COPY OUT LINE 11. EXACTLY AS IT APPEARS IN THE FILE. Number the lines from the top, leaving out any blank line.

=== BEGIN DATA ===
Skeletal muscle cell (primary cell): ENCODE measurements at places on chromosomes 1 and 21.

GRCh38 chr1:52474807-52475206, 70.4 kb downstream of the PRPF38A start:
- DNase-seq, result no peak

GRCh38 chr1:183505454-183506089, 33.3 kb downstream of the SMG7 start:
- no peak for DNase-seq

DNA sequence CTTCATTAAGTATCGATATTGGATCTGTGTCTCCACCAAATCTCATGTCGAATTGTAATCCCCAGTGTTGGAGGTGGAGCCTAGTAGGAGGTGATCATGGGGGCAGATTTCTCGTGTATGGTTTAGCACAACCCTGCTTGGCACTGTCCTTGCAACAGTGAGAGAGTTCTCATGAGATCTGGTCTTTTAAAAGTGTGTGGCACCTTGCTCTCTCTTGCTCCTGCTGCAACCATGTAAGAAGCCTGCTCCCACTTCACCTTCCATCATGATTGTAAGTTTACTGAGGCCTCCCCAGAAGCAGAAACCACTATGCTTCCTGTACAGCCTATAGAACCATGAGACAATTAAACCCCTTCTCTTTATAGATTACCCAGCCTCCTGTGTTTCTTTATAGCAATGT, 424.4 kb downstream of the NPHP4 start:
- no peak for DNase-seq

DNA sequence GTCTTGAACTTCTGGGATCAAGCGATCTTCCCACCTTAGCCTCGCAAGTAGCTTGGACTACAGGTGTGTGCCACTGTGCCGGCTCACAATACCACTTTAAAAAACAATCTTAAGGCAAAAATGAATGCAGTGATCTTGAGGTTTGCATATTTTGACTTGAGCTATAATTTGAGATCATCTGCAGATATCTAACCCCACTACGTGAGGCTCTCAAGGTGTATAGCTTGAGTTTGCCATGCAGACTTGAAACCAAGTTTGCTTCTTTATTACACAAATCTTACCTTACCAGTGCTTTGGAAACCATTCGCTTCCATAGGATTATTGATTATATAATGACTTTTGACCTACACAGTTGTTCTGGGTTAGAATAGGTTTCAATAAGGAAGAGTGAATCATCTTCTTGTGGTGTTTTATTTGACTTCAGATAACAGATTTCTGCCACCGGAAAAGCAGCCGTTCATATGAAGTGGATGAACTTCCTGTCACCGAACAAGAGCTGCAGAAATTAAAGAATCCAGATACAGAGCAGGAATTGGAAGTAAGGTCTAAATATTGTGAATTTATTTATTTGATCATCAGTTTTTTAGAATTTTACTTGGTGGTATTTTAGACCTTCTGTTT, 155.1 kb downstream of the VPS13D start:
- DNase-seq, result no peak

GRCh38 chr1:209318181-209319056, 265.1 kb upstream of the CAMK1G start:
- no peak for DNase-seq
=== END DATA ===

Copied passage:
- no peak for DNase-seq